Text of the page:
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How to Handle Panic in the Markets

For investors of all stripes, the volatility in global equity markets last week was extremely unsettling. It's not only the fear of a double-dip recession in the U.S. or a deepening fiscal crisis in Europe that’s making investors nervous. When markets are driven by raw emotion and sheer panic, the analytical tools we rely on suddenly seem ineffective.

This blog is part of a new series on Institutional Investor entitled Global Market Thought Leaders , a platform that provides analysis, commentary, and insight into the global markets and economy from the researchers and risk takers at premier financial institutions. Our first contributor in this new section of Institutionalinvestor.com is AllianceBernstein, who will be providing analysis and insight into equities.

For investors of all stripes, the volatility in global equity markets last week was extremely unsettling. It’s not only the fear of a double-dip recession in the U.S. or a deepening fiscal crisis in Europe that’s making investors nervous. When markets are driven by raw emotion and sheer panic, the analytical tools we rely on suddenly seem ineffective.

But in times like these, I think it’s more important than ever for investors to stay focused on the long-term prospects of companies. That may sound counterintuitive when markets are being driven by macroeconomic fears and are ignoring corporate fundamentals. Yet there are many reasons to believe that recent market gyrations are creating exceptional opportunities that will eventually reward patient investors.

Many measures reflecting risk aversion are back at levels reached during the depths of the financial crisis. For example, stocks are very cheap compared with bonds. The dividend yield on the Standard & Poor’s 500 index is now 2.2 percent, the same as the yield on U.S. ten-year Treasuries. Excluding late 2008 and early 2009, the S&P 500 dividend yield hasn’t traded above the ten-year Treasury yield since the 1950s. Similarly, our models show that the U.S. equity risk premium is now 8 percent — its highest level since the late 1960s.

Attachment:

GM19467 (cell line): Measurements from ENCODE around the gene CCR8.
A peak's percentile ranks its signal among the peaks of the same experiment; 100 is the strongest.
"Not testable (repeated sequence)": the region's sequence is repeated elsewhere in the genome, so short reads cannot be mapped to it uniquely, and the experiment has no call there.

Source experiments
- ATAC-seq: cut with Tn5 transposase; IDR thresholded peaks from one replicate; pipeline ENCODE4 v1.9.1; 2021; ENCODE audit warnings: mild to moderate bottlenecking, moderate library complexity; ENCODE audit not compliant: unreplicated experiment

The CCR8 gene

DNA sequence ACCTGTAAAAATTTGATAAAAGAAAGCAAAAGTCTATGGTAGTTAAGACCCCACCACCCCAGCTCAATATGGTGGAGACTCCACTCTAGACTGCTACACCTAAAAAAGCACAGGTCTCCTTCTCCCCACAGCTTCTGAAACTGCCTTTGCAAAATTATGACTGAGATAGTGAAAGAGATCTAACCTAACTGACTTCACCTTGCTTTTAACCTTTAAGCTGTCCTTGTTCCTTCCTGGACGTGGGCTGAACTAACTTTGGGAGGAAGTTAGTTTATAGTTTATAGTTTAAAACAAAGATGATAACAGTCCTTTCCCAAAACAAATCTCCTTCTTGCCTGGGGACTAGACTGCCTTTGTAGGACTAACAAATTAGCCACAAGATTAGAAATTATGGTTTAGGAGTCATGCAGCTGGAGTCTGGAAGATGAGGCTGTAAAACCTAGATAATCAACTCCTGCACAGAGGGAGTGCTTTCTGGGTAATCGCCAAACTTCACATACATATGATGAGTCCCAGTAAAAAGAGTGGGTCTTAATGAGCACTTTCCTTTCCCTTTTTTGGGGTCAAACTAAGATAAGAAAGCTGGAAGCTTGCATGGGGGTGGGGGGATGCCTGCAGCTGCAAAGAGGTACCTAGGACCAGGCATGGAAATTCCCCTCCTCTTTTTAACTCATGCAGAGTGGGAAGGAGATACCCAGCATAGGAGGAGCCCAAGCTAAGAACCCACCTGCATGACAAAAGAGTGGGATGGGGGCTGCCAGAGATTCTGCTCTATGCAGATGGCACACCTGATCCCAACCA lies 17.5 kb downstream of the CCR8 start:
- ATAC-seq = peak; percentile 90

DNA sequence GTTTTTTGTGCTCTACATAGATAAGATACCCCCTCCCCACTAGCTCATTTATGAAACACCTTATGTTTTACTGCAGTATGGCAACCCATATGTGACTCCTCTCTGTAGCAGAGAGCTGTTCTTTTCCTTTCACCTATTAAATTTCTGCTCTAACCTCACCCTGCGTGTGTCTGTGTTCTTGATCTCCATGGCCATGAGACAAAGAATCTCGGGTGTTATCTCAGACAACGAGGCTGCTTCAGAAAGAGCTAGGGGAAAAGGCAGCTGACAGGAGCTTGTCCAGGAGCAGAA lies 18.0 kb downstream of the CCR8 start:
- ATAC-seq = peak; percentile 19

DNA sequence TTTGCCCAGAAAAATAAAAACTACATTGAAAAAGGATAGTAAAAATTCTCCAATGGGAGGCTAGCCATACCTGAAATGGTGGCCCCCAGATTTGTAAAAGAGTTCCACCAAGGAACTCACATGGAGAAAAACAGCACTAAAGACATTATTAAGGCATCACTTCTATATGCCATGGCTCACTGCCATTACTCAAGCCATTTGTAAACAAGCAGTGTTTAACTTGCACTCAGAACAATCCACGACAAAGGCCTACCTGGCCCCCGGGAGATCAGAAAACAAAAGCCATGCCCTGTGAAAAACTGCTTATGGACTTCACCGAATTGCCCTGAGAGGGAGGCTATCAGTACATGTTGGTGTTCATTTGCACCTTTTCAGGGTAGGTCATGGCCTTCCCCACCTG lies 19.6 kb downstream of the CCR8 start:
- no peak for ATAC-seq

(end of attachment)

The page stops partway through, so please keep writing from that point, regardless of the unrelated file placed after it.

Global equity valuations are also provocative. The MSCI world index traded at 1.6 times book value on August 12. Before the market trough in early 2009, stocks had not been so cheap since 1985.

Of course, if we’re in for another deep financial and economic crisis, these valuations might appear justified. It would be foolish to deny that the risks have increased. But I think it’s equally simplistic to disregard the significant improvements to corporate metrics that we’ve seen over the past three years.

Nearly 60 percent of companies in the MSCI world index beat second-quarter earnings expectations, and more than 76 percent of S&P 500 companies did the same. Forecast return on equity for the companies in the MSCI world index was 15.3 percent at the end of July, compared with 12.0 percent at the end of February 2009. And after cutting costs, companies have built up massive cash balances, especially in the U.S., where cash as a percentage of assets is at its highest level since the early 1960s.

For current valuations to be justified, you would essentially have to believe that cash doesn’t determine value anymore. Even in the current environment, that’s a stretch too far for my imagination.

The views expressed herein do not constitute research, investment advice or trade recommendations and do not necessarily represent the views of all AllianceBernstein portfolio management teams .

Kevin Simms is global director of value research at AllianceBernstein.

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